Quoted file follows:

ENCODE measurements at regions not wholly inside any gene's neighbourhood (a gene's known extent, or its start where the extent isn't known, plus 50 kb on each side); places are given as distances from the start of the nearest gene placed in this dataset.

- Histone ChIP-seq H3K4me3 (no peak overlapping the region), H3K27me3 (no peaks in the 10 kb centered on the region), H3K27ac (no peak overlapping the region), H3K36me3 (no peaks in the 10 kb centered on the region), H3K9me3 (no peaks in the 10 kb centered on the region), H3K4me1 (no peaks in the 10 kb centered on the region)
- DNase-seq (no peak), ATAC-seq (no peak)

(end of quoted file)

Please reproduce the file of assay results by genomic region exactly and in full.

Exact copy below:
ENCODE measurements at regions not wholly inside any gene's neighbourhood (a gene's known extent, or its start where the extent isn't known, plus 50 kb on each side); places are given as distances from the start of the nearest gene placed in this dataset.

- Histone ChIP-seq H3K4me3 (no peak overlapping the region), H3K27me3 (no peaks in the 10 kb centered on the region), H3K27ac (no peak overlapping the region), H3K36me3 (no peaks in the 10 kb centered on the region), H3K9me3 (no peaks in the 10 kb centered on the region), H3K4me1 (no peaks in the 10 kb centered on the region)
- DNase-seq (no peak), ATAC-seq (no peak)